The theoretical position on media concentration is widely held.
It's backed up by historical experience,
the regulator documents that governments produce, and so on.
And the key ideas that democracy requires diversity and pluralism with
the media reporting and providing platforms for
different politicians and interest groups to present their views, is central to it.
But in practice, many examples of media concentration which have
a damaging and distorting effect on the democratic process have occurred and do occur.
And so, I want to move on now to look at
examples which are from the contemporary experience.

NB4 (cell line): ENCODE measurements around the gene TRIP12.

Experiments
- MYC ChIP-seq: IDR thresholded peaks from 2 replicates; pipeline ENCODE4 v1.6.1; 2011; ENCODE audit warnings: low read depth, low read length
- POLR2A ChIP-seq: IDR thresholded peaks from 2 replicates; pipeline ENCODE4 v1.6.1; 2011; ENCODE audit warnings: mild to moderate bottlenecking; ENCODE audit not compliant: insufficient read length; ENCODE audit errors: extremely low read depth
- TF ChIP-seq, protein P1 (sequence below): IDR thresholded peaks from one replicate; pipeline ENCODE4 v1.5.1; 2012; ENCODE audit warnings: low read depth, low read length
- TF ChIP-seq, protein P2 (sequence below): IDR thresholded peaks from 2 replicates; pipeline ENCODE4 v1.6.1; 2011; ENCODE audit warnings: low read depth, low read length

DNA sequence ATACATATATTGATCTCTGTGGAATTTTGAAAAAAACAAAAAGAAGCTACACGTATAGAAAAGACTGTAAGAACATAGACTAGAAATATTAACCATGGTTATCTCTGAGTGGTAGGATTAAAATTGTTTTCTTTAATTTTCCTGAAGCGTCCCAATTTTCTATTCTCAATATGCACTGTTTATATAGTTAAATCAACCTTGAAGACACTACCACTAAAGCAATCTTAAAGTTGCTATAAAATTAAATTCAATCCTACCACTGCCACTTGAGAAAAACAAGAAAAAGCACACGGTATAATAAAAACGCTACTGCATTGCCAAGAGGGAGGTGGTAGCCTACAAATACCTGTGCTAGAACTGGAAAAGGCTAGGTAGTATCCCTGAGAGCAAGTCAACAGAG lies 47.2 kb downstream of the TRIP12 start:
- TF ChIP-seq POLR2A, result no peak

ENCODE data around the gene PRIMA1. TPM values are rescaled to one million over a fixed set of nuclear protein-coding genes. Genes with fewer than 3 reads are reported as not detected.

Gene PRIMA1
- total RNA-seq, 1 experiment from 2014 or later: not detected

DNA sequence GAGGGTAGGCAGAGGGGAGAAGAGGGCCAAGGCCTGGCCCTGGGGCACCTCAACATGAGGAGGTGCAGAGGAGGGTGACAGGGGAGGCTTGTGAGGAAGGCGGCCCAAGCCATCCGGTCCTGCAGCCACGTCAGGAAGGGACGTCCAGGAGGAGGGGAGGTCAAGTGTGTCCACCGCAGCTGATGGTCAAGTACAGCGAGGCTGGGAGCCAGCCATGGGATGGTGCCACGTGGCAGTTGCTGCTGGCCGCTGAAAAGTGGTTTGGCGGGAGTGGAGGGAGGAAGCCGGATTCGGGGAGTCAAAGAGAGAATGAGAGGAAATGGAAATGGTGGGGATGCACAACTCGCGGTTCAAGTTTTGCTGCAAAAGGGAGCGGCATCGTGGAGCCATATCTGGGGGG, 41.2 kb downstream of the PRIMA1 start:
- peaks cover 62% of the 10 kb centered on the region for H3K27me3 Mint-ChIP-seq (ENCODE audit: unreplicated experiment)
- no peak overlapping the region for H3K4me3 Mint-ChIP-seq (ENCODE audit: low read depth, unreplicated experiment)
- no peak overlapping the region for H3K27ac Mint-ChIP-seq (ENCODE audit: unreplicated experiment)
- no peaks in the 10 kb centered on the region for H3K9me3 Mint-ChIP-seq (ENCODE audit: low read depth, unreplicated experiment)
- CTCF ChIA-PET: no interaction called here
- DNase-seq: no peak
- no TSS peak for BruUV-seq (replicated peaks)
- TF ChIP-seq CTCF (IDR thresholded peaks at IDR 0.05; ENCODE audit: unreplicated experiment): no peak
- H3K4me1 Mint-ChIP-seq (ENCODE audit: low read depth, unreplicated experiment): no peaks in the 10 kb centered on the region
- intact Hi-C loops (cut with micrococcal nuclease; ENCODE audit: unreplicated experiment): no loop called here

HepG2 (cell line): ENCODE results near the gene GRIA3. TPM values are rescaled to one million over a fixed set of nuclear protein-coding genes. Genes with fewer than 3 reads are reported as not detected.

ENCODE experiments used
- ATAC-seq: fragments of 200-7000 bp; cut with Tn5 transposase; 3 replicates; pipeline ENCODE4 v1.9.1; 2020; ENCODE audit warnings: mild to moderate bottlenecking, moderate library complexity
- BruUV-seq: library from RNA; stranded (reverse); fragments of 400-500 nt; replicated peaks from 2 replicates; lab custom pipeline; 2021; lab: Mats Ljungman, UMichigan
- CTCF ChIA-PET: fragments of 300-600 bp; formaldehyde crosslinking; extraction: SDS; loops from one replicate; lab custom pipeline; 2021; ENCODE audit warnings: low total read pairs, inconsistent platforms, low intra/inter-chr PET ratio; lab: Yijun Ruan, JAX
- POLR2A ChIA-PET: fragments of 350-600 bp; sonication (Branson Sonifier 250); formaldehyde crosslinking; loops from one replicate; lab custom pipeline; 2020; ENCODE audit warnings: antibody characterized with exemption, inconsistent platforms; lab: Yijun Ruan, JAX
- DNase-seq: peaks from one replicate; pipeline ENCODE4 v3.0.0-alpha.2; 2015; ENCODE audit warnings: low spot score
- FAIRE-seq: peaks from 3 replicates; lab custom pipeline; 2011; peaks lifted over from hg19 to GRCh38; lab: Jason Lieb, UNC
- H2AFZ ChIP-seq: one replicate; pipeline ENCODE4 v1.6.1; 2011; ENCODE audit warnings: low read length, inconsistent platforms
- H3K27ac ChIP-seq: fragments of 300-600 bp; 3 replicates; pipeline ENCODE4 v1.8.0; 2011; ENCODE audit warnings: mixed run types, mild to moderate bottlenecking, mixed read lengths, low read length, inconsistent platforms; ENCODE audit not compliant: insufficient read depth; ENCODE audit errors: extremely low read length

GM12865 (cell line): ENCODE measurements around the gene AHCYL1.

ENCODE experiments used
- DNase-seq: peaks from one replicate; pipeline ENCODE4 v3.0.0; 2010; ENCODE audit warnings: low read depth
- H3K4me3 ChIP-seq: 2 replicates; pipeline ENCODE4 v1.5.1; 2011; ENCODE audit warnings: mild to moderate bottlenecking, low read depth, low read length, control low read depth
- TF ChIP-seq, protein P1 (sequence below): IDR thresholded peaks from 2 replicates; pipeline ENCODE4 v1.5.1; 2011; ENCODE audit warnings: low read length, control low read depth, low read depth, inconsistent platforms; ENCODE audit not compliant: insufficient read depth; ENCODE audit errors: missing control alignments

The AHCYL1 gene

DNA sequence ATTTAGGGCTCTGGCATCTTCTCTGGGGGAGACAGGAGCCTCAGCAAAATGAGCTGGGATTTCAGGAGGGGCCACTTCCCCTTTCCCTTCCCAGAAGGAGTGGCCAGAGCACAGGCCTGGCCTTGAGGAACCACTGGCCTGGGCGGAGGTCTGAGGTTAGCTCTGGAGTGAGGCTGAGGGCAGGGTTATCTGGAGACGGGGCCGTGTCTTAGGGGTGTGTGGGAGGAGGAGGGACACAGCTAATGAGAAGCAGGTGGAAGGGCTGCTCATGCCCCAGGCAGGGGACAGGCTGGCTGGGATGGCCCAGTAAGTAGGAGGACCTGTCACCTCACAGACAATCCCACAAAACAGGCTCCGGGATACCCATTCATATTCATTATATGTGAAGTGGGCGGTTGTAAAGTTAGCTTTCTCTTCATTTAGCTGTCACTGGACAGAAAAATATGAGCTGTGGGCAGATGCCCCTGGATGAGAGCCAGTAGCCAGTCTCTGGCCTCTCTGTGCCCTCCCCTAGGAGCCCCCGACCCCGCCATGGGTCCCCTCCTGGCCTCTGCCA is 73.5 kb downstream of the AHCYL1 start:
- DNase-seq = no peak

The case study I want to discuss is that of Rupert Murdoch.
Now, Rupert Murdoch in the United Kingdom has News International,
but that is just the UK arm of
a Global Media Group which encompasses television channels,
the film 20th Century Fox,
140 up newspapers worldwide,
and they are under the aegis of News Corporation.
In book publishing, Harper Collins is one of
the big book publishers in the UK and indeed in America, too.
B Sky B is the largest European satellite company but also a television company,
too, in terms of its revenue.
In the UK, the growth of
Rupert Murdoch's media ownership began in January 1969 with the news of the world.
He acquired in November 69, The Sun,
and controversially in January 1983,
The Times and Sunday Times,
and we will come back to why that was controversial in a second.
He also acquired Today,
a paper that been set up by Eddie Shah,
but he took it over when it was failing.